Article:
Saturday, February 11, 2006

More on the whole no images of the prophet thing

Stephen Schwartz

Depictions of the prophet were
once common, for instance, in Persian and Turkic Islamic art, although often in these pictures Muhammad's face or figure is veiled or left blank. Even before the Mongol conquest of Baghdad in 1258, Islamic civilization came under the influence of Oriental art, with its rich tradition of human representation. And after the conquest, there was an explosion of painting and other imagery in Islam, including depictions of Muhammad.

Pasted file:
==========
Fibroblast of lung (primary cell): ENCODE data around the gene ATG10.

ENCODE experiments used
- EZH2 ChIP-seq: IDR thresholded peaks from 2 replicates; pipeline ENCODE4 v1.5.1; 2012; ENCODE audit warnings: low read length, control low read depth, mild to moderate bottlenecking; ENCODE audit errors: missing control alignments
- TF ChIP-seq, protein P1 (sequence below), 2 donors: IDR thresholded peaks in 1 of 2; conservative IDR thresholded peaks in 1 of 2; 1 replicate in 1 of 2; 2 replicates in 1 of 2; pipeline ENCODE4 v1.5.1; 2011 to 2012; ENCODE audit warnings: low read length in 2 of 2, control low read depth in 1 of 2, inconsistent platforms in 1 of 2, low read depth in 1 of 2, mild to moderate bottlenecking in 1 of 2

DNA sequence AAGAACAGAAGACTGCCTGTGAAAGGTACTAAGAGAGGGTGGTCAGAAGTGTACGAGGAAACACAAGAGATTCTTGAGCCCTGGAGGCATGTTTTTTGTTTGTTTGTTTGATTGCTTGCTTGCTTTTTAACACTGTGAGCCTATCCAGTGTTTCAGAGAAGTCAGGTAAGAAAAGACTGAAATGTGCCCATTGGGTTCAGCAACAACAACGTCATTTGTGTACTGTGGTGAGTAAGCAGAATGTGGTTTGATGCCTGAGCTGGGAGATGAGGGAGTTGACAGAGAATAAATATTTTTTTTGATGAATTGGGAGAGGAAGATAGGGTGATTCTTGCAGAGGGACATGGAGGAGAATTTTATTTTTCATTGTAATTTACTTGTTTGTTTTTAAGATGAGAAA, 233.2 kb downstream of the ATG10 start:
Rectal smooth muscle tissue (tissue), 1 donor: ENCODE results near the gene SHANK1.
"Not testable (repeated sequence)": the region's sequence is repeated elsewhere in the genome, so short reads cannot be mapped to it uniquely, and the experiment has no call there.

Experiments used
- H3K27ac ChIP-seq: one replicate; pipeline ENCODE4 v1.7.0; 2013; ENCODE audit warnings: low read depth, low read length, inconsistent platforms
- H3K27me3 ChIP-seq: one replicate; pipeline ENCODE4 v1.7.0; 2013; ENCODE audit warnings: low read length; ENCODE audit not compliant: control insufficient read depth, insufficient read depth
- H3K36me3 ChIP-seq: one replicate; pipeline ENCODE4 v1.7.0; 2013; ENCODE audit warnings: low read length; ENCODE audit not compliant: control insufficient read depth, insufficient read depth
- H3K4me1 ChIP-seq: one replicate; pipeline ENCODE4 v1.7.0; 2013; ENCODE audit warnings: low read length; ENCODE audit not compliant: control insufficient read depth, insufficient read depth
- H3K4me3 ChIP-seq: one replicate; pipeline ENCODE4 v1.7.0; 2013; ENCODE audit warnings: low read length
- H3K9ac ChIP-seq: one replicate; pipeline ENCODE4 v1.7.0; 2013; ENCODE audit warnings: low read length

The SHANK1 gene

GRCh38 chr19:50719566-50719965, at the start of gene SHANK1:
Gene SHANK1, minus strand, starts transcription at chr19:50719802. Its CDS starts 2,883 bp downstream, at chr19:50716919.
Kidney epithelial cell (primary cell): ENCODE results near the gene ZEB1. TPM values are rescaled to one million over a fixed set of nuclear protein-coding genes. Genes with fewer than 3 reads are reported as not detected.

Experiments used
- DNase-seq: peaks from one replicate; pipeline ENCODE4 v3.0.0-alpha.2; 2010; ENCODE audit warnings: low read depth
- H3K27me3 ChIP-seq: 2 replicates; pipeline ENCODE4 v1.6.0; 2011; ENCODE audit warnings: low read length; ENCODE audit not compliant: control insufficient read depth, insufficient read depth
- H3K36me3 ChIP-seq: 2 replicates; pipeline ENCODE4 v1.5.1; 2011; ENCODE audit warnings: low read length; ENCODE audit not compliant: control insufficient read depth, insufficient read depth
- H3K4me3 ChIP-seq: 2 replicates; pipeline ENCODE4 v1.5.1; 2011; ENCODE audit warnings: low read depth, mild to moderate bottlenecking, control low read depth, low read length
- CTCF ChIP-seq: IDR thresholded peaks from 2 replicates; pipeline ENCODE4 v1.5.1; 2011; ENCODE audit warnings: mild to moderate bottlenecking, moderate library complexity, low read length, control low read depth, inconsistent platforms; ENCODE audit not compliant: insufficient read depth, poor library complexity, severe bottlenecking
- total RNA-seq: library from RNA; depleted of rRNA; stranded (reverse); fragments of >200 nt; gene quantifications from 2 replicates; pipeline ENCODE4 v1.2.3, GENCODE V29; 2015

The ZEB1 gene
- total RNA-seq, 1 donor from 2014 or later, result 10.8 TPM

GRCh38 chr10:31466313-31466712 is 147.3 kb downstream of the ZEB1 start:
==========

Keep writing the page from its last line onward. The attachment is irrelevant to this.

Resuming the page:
In the late 18th century, the rise of the purist and intolerant Wahhabi sect, allied with the al Saud family in eastern Arabia, ushered in a new wave of iconoclasm wherever Wahhabism appeared. It saw the destruction of many famous manuscripts, books, and artistic works, including pictures of the prophet, on the argument that any depiction of living beings was idolatry. The Wahhabi-Saudi conquest of Mecca and Medina beginning in 1924, and the consolidation of the Kingdom of Saudi Arabia in 1932, soon enriched by oil wealth, empowered the Wahhabis to spread their extremist doctrine throughout the world of Sunni Islam.

H/t Damian Penny